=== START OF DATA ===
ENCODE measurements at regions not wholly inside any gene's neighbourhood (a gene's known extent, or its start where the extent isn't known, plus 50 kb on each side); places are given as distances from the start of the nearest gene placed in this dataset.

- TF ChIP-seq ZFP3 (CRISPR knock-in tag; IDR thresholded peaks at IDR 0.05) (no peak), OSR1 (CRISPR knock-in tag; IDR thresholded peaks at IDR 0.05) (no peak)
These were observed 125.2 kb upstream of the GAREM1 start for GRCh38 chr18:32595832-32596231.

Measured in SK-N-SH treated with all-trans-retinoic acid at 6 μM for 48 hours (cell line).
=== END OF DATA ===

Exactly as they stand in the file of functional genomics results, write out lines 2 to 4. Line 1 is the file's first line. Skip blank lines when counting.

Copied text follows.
- TF ChIP-seq ZFP3 (CRISPR knock-in tag; IDR thresholded peaks at IDR 0.05) (no peak), OSR1 (CRISPR knock-in tag; IDR thresholded peaks at IDR 0.05) (no peak)
These were observed 125.2 kb upstream of the GAREM1 start for GRCh38 chr18:32595832-32596231.

Measured in SK-N-SH treated with all-trans-retinoic acid at 6 μM for 48 hours (cell line).